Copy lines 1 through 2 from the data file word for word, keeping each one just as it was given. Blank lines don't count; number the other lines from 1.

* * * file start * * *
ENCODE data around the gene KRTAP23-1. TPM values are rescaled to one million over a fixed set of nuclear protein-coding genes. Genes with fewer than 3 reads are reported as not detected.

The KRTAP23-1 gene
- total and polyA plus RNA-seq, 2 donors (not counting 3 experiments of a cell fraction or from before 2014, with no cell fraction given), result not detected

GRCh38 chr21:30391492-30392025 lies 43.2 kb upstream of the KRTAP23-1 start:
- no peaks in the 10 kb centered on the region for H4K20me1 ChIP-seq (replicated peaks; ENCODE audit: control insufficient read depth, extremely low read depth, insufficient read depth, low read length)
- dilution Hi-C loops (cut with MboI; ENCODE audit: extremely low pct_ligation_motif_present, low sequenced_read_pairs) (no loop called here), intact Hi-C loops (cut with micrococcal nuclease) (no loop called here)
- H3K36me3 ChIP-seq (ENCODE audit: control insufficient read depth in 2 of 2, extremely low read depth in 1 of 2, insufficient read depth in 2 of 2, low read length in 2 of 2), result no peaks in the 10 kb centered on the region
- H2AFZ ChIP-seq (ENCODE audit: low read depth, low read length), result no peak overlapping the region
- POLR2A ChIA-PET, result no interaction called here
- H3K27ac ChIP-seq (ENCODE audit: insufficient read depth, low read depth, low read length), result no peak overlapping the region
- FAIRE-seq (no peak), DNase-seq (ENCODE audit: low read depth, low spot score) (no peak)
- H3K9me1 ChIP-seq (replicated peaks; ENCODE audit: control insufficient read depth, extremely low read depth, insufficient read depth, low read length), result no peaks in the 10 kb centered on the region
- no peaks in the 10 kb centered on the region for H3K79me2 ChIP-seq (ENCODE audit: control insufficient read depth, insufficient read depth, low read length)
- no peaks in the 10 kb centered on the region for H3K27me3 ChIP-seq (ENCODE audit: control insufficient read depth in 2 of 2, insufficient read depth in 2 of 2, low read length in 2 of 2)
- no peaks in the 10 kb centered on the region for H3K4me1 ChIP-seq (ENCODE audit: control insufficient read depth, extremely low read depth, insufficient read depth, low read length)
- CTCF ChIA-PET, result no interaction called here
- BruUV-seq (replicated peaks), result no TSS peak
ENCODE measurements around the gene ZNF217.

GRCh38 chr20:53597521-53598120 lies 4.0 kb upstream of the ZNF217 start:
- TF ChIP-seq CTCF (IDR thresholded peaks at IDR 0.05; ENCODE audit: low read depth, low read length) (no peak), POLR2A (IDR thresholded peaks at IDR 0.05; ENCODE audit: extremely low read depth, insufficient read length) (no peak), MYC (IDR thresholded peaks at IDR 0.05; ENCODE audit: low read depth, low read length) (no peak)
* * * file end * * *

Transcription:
ENCODE data around the gene KRTAP23-1. TPM values are rescaled to one million over a fixed set of nuclear protein-coding genes. Genes with fewer than 3 reads are reported as not detected.

The KRTAP23-1 gene